A recent study published in the journal Science reveals that approximately 1.12 million years ago, a significant cooling event in the North Atlantic had profound effects on early human occupation of Europe. This groundbreaking research, conducted by an international team of scientists from the UK, South Korea, and Spain, provides compelling evidence that climate stress altered the course of early human history in Europe.
The Journey of Homo erectus
Homo erectus, an archaic human species, migrated from Africa to central Eurasia around 1.8 million years ago. Over time, they gradually expanded westward towards Europe and eventually reached the Iberian Peninsula about 1.5 million years ago. Initially, these early humans encountered relatively mild climate conditions, allowing them to establish a presence in southern Europe. This is supported by fossil evidence and the discovery of stone tools from this period. However, as glacial cycles intensified from 1.2 million years ago onwards, the duration of early human occupation in Europe remains unclear.
In order to gain a deeper understanding of the environmental conditions experienced by early human species in Europe, the research team combined data from deep ocean sediment cores with advanced climate and habitat models. By analyzing thousands of small plant pollen and temperature-sensitive organic compounds extracted from the sediment core, the scientists unveiled a startling revelation. Approximately 1.127 million years ago, the climate in the eastern North Atlantic and adjacent landmasses underwent a sudden cooling of 7°C.
This dramatic cooling event represents one of the earliest recorded terminal stadials in paleoclimatic history. It occurred during the final phase of a glacial cycle when ice-sheets disintegrated, releasing vast amounts of freshwater into the ocean. Consequently, ocean circulation patterns shifted, and sea ice expanded southward. The impact of these changes was further magnified by the transition of western European vegetation into an inhospitable semi-desert landscape, as evidenced by the pollen data from the ocean sediment core.
To assess how early humans might have responded to this unprecedented climate anomaly, scientists conducted computer simulations using global climate models. By introducing glacial freshwater into the North Atlantic, the researchers were able to reproduce the cooling and drying effects observed over southern Europe during the terminal stadial event. These simulations were then used as input for a human habitat model, which determined the suitability of the environment for early Homo erectus. The results were alarming – vast areas of southern Europe would have become unsuitable for the survival of early human species like Homo erectus.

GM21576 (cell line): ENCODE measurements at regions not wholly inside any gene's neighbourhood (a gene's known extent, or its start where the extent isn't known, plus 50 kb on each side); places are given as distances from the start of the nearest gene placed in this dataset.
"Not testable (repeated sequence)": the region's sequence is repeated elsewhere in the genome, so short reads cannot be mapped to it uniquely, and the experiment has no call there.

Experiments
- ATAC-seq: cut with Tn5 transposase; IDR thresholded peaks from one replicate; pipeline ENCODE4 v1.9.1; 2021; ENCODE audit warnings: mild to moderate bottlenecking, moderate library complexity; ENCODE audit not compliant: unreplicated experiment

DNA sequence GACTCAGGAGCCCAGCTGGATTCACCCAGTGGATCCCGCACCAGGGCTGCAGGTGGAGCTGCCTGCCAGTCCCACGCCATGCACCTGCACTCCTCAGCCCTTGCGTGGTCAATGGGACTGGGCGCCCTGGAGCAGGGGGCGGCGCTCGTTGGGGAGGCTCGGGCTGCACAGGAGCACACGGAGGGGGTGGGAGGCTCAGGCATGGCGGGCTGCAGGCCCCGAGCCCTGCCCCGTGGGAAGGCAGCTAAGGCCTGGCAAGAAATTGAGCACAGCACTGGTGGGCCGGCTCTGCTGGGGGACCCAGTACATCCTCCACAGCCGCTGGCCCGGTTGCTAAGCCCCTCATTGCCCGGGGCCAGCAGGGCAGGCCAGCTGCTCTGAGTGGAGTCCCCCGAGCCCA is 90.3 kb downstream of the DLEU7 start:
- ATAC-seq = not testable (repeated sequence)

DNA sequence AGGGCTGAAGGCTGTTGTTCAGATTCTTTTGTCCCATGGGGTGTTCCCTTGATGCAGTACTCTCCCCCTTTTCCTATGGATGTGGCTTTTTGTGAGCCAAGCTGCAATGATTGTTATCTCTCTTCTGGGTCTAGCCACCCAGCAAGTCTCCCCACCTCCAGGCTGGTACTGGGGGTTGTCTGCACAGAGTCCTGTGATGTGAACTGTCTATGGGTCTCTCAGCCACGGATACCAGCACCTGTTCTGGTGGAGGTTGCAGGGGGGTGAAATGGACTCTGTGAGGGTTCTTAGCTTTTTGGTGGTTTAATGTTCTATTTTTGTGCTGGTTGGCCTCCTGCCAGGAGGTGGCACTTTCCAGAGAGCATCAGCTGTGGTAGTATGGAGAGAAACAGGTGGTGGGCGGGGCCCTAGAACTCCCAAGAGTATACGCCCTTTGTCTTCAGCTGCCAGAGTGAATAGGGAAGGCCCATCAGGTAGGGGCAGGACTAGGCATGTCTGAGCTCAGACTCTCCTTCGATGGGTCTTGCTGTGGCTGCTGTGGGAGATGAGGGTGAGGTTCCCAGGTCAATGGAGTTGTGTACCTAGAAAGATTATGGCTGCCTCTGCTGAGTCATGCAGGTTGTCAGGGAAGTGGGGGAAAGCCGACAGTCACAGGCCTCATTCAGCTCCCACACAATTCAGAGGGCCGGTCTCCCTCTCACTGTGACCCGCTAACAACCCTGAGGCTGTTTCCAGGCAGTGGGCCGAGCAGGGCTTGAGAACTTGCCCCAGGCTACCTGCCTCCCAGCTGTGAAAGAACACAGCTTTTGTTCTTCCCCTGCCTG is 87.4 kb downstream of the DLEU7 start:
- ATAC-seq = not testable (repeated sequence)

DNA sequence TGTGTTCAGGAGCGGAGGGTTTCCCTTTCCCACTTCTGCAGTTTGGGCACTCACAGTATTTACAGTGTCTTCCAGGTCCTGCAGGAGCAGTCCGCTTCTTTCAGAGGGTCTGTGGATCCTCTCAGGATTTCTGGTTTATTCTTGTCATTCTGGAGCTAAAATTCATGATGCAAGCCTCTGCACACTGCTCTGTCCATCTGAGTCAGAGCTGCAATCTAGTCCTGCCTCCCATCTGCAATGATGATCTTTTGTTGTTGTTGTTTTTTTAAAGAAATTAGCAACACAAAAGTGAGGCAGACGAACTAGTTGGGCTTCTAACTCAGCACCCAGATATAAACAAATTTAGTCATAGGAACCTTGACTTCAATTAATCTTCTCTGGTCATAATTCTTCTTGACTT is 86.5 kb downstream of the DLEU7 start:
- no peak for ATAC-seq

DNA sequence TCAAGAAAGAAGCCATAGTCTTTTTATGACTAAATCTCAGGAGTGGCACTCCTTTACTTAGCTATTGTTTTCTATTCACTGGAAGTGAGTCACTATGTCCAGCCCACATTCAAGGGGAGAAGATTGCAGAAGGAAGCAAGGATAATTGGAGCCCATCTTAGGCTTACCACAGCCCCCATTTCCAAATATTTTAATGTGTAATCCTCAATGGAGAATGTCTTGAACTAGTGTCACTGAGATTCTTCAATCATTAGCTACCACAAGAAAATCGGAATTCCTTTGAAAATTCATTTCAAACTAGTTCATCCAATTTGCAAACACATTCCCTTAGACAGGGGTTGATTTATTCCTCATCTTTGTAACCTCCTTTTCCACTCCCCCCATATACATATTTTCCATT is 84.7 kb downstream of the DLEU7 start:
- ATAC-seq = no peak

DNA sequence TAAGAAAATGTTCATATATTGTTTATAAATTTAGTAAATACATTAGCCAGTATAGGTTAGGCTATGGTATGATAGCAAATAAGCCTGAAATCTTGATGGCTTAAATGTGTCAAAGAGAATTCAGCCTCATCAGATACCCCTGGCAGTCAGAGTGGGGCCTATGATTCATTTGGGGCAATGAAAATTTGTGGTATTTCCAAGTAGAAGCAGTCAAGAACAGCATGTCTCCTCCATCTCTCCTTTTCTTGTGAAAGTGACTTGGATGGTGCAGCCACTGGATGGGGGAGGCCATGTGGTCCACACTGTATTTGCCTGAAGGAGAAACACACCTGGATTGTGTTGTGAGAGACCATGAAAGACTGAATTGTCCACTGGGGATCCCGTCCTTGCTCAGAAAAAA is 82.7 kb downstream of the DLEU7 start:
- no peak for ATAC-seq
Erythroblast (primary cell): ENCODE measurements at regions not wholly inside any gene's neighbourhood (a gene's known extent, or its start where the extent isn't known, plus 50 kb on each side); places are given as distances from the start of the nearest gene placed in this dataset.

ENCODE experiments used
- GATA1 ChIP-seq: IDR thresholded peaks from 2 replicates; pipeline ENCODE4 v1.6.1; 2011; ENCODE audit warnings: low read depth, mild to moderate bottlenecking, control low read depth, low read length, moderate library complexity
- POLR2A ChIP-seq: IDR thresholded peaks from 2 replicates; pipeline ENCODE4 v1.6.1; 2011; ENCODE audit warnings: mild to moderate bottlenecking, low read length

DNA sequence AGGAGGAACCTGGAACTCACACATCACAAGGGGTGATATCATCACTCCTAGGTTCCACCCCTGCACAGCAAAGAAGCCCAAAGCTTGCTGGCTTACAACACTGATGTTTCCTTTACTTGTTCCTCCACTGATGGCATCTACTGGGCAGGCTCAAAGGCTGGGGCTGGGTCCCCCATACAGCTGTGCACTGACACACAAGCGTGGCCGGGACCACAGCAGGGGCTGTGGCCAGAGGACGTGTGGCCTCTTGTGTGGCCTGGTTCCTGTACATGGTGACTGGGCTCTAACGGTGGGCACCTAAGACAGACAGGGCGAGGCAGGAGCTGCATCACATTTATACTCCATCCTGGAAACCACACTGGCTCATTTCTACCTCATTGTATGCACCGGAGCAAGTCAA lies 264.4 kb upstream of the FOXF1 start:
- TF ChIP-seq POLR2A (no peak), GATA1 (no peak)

Despite the relatively short duration of the cooling event (approximately 4,000 years), the absence of stone tools and human remains for the following 200,000 years raises the possibility of a prolonged interruption in European occupation. Europe was eventually repopulated around 900,000 years ago by a group known as Homo antecessor. Unlike their predecessors, Homo antecessor and its descendants developed greater resilience and adaptability to the increasingly intense glacial conditions in Europe.
A Historical Perspective
This study sheds light on the sensitivity of southern European vegetation and human food resources to temperature changes in the North Atlantic. The findings add to the growing body of evidence that highlights the profound impact of past climate changes on human history. Understanding our past is crucial in comprehending the dynamic and interconnected relationship between climate and human civilization. As we navigate the challenges of modern climate change, the lessons learned from our ancient ancestors can guide us towards a more sustainable future.
The study’s findings provide new insights into the disruptive effects of climate change on early human occupation of Europe. By combining various data sources and advanced modeling techniques, scientists have uncovered a significant cooling event that altered the course of human history. This research serves as a reminder of the intricate relationship between climate and human civilization and highlights the importance of studying our past to inform our actions in the present and shape a more resilient future.